It’s been a long road, but he went from being completely nonverbal and having classic symptoms – like flapping, making noises, no eye contact, humming, no interaction, and doing strange things — to being mainstreamed. He talks. He reads. He writes. He’s considered high functioning.

As a young person, my intent was to go to college and have a career. I was not a family oriented person. I didn’t really think about getting married or having kids. What is that saying? You make plans and God laughs at them.

I’m a stay at home parent. My son was diagnosed with autism at two and from that point I chose not to go back [to work].

I didn’t see the signs at all because in the first 12 months he met all his developmental milestones. He is what’s called a “regressive case.” It wasn’t until I started teaching in a 2 year old preschool class that I saw he wasn’t doing the same things as the other children. He wasn’t speaking or playing with the other kids.

I had several doctors say, “oh he’s a boy. They develop slowly.” I went to five different pediatricians and no one could tell me anything. At Wake County Services, there was a psychiatrist, psychologist, speech therapist, OT, and a teacher. At the end of the tests, they said, “I hate to give you the news, but it really looks like Autism.”

They automatically enrolled him in a public preschool program and had me choose a label. Some parents choose developmentally delayed or unexplained. I wanted a label that would give him the services he needed. So we chose Autism. In his preschool, they worked on communication and structure and other things associated with autism. He began to flourish. I started doing a lot of research on autism and whether you can recover from it. No one really had answers. …people were doing lots of different things. I found out that children who regress have a high chance of recovering.

And so we started on that journey. You go through different stages. In the beginning you go through a lot of denial. You’re angry and hurt and a little bitter. Then my husband and I decided, we need to get our head in the game. He’s two… My motto is that if one kid can be recovered, my kid is going to be recovered.

It’s been a long road, but he went from being completely nonverbal and having classic symptoms – like flapping, making noises, no eye contact, humming, no interaction, and doing strange things — to being mainstreamed. He’s now going into third grade. He talks. He reads. He writes. He’s considered high functioning. We’re at a point now where he’s really on that line of crossing over.

Sometimes it’s hard. In Christianity, you believe that certain things shouldn’t happen to you, but then you grow and mature. And you come to understand that bad things happen to everybody.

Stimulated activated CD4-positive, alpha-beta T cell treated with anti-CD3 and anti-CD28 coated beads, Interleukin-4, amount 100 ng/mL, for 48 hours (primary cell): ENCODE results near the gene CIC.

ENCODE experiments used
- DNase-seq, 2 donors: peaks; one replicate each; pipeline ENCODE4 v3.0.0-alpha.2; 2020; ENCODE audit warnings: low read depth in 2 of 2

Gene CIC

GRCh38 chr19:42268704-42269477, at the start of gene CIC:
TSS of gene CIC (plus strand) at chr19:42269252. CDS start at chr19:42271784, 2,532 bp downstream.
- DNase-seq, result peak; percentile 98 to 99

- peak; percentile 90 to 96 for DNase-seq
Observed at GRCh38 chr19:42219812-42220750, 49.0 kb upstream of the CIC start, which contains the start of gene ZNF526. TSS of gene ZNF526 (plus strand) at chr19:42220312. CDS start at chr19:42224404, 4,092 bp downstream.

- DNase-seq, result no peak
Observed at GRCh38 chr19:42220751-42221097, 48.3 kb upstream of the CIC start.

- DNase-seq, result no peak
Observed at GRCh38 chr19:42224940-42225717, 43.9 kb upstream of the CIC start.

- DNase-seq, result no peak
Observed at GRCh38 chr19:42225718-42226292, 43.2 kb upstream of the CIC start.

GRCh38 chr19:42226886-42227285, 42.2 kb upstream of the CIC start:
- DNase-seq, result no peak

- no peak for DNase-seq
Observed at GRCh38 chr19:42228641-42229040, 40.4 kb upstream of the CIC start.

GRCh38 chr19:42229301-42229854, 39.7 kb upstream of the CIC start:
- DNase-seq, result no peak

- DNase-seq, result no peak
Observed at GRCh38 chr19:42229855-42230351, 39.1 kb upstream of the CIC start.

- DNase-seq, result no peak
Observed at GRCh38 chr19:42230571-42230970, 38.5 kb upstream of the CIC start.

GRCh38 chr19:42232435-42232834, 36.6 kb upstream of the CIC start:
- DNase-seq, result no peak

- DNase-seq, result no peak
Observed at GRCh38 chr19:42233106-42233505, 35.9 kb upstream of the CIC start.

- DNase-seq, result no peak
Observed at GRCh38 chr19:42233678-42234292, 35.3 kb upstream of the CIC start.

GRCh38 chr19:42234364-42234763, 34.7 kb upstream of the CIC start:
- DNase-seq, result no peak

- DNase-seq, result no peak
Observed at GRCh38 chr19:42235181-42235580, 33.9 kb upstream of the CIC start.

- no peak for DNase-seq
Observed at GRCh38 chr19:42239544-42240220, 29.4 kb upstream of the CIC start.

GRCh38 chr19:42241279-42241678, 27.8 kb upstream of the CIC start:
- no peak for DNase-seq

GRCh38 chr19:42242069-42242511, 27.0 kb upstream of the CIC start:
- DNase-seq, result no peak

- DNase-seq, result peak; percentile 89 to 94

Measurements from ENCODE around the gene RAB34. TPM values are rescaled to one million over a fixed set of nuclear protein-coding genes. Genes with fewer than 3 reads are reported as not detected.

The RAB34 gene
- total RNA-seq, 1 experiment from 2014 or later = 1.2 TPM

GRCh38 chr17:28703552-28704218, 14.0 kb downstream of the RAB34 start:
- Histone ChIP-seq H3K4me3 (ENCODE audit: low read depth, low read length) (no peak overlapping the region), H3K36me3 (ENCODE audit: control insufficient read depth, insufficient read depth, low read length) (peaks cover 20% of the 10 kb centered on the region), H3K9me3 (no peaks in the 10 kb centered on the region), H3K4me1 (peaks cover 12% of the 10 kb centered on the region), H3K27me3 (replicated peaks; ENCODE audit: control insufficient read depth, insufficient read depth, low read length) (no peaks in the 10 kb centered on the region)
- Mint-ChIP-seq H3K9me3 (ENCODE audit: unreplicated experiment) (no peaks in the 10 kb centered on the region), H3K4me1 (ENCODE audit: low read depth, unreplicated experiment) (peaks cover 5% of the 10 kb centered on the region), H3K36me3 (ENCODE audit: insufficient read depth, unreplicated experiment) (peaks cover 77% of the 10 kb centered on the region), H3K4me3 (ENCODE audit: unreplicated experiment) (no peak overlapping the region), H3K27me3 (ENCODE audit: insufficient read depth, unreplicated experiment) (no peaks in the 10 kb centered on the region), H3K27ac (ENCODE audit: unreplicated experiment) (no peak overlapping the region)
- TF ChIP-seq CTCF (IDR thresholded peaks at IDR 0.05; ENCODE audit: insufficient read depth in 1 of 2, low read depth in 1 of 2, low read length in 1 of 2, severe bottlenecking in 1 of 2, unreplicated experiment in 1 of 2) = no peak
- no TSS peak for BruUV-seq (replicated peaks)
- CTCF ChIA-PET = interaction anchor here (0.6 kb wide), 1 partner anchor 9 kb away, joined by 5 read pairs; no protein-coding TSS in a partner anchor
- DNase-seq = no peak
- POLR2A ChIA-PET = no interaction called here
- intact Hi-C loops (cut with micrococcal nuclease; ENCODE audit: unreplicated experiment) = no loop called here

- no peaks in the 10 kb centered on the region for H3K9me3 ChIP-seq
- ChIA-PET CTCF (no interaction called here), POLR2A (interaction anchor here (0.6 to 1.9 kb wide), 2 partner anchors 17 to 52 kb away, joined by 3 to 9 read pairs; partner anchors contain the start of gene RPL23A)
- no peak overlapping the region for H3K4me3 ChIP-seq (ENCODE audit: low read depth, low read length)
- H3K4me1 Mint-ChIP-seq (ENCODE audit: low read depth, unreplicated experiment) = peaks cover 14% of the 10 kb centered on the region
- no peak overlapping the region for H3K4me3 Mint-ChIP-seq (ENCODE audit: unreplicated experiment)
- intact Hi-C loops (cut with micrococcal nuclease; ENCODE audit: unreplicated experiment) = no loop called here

[My son’s situation] has probably made me a better parent. It has made me more patient, tolerant, and persistent. Sometimes I look at my son and think you are a blessing to this family because you’re teaching us something that we would not have learned.

I feel like we all have a journey in this life to work on our character. I think we’re all very selfish and unless something happens to change that selfishness inside, it won’t change. Sometimes we need to ask ourselves, What am I supposed to learn from this situation?

Having children has changed [my and my husband’s] character. If we had not had children we still would be selfish. When we first got married I was all about my career such to the point that I don’t know that our marriage would have lasted. We’ve been married 14 years. We’re now at a point of it’s just… It’s all about the team. My son has therapy every night of the week and so in order for me to come to a Zoomba class my husband had to take him to therapy. Our schedules are so hectic. I couldn’t do it if he didn’t pitch in.

My husband and I have changed how we treat each other because we have to rely on each other… because of my son and because of my husband’s recent diagnosis with MS. My husband always says to me, “I’m so grateful that you have stayed with me.” “Why would I not stay with you?” I ask. Research says that a lot of people divorce if a spouse is ill or when there’s something wrong with a kid. It’s brought us closer together.

We’ve had to make sacrifices. We’ve had to change our lifestyle. We live a moderate lifestyle. We take nothing for granted now.

I didn’t want to have a second child. I’m an only child. But my daughter is such a blessing. She is such a joyful sweetheart and she is so good for my son. He loves and adores her and is tuned into her. They play together and laugh at each other and give each other hugs. She’s helping him develop and grow.

It’s a different life than I imagined. It’s enriching… I wouldn’t give it up for anything. I do struggle sometimes though because I have girlfriends that are climbing to the top… a doctor, a lawyer, an Indian chief. There are times I feel like, man, did I miss the boat?  Would I have been up there too?

It’s difficult — especially when there are no financial rewards. There’s no pat on the back for doing it. It really is a thankless job. And to be a parent of a child with special needs, it’s a thankless job and a financial burden. You don’t always have money to do things that other people do because your money and your time are going into therapies and medications and supplementation, special camps and this and that.

This journey that we’ve been on [with my son]… it’s been a crooked road. It’s been a matter of joining this listserv and meeting that parent and talking to people you never would talk to and going places you never would go… I’ve learned how to become a teacher, scheduler, planner, researcher… almost a jack of all trades.

There’s nothing that would have prepared me for this moment in time except having faith that whatever comes your way, you will be able to handle it. You know? You will get through it.

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